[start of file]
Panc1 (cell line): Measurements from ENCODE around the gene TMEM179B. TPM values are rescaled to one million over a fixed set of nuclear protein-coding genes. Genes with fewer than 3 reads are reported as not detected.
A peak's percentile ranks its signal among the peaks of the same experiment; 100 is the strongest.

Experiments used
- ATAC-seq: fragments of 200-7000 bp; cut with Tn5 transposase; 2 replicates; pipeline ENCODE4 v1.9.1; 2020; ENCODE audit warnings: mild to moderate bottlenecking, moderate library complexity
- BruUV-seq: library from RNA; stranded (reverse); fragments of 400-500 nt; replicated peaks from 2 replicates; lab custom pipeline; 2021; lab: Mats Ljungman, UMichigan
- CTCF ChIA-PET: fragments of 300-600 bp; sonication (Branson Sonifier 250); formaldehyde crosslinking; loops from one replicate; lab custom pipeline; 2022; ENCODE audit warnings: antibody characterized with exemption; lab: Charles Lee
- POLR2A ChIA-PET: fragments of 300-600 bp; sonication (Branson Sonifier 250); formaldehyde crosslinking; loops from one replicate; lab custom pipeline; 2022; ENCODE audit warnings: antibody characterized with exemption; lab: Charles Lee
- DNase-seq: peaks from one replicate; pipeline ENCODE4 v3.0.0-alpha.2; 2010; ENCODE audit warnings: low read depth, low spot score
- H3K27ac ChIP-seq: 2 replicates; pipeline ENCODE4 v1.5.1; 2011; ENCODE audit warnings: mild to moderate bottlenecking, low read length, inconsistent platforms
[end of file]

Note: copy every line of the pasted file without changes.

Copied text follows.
Panc1 (cell line): Measurements from ENCODE around the gene TMEM179B. TPM values are rescaled to one million over a fixed set of nuclear protein-coding genes. Genes with fewer than 3 reads are reported as not detected.
A peak's percentile ranks its signal among the peaks of the same experiment; 100 is the strongest.

Experiments used
- ATAC-seq: fragments of 200-7000 bp; cut with Tn5 transposase; 2 replicates; pipeline ENCODE4 v1.9.1; 2020; ENCODE audit warnings: mild to moderate bottlenecking, moderate library complexity
- BruUV-seq: library from RNA; stranded (reverse); fragments of 400-500 nt; replicated peaks from 2 replicates; lab custom pipeline; 2021; lab: Mats Ljungman, UMichigan
- CTCF ChIA-PET: fragments of 300-600 bp; sonication (Branson Sonifier 250); formaldehyde crosslinking; loops from one replicate; lab custom pipeline; 2022; ENCODE audit warnings: antibody characterized with exemption; lab: Charles Lee
- POLR2A ChIA-PET: fragments of 300-600 bp; sonication (Branson Sonifier 250); formaldehyde crosslinking; loops from one replicate; lab custom pipeline; 2022; ENCODE audit warnings: antibody characterized with exemption; lab: Charles Lee
- DNase-seq: peaks from one replicate; pipeline ENCODE4 v3.0.0-alpha.2; 2010; ENCODE audit warnings: low read depth, low spot score
- H3K27ac ChIP-seq: 2 replicates; pipeline ENCODE4 v1.5.1; 2011; ENCODE audit warnings: mild to moderate bottlenecking, low read length, inconsistent platforms